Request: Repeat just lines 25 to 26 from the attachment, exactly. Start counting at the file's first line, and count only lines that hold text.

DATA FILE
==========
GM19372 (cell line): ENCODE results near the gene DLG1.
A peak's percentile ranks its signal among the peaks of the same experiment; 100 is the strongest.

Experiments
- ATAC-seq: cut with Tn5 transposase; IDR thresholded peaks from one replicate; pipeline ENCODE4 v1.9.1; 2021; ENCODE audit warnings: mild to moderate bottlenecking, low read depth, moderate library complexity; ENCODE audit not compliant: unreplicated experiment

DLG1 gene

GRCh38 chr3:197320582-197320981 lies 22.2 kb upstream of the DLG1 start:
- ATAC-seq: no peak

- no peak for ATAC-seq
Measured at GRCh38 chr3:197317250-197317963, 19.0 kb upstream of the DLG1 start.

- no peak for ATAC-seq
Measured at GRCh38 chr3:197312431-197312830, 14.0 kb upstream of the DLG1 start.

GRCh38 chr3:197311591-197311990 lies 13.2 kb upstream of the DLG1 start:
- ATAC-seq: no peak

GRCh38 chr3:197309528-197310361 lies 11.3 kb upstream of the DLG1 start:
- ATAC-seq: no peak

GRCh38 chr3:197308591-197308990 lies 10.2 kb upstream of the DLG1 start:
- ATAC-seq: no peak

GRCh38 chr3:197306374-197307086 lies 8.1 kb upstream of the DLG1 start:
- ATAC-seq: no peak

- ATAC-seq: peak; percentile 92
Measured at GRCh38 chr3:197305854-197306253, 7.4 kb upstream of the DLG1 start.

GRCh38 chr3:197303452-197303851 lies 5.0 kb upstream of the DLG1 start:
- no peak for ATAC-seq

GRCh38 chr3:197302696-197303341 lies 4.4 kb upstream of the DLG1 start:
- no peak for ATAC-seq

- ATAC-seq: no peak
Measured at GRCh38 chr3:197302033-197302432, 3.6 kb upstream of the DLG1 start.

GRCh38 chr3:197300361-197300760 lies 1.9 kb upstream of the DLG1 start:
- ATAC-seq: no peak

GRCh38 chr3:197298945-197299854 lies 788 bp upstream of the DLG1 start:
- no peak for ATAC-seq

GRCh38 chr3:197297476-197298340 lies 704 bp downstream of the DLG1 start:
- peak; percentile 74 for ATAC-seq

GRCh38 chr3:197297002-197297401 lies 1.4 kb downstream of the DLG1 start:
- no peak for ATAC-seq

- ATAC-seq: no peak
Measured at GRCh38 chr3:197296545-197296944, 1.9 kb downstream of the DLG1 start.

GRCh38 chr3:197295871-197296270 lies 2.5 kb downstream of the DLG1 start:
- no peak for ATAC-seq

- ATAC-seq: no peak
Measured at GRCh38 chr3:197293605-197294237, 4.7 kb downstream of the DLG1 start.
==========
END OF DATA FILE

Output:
- no peak for ATAC-seq

- ATAC-seq: no peak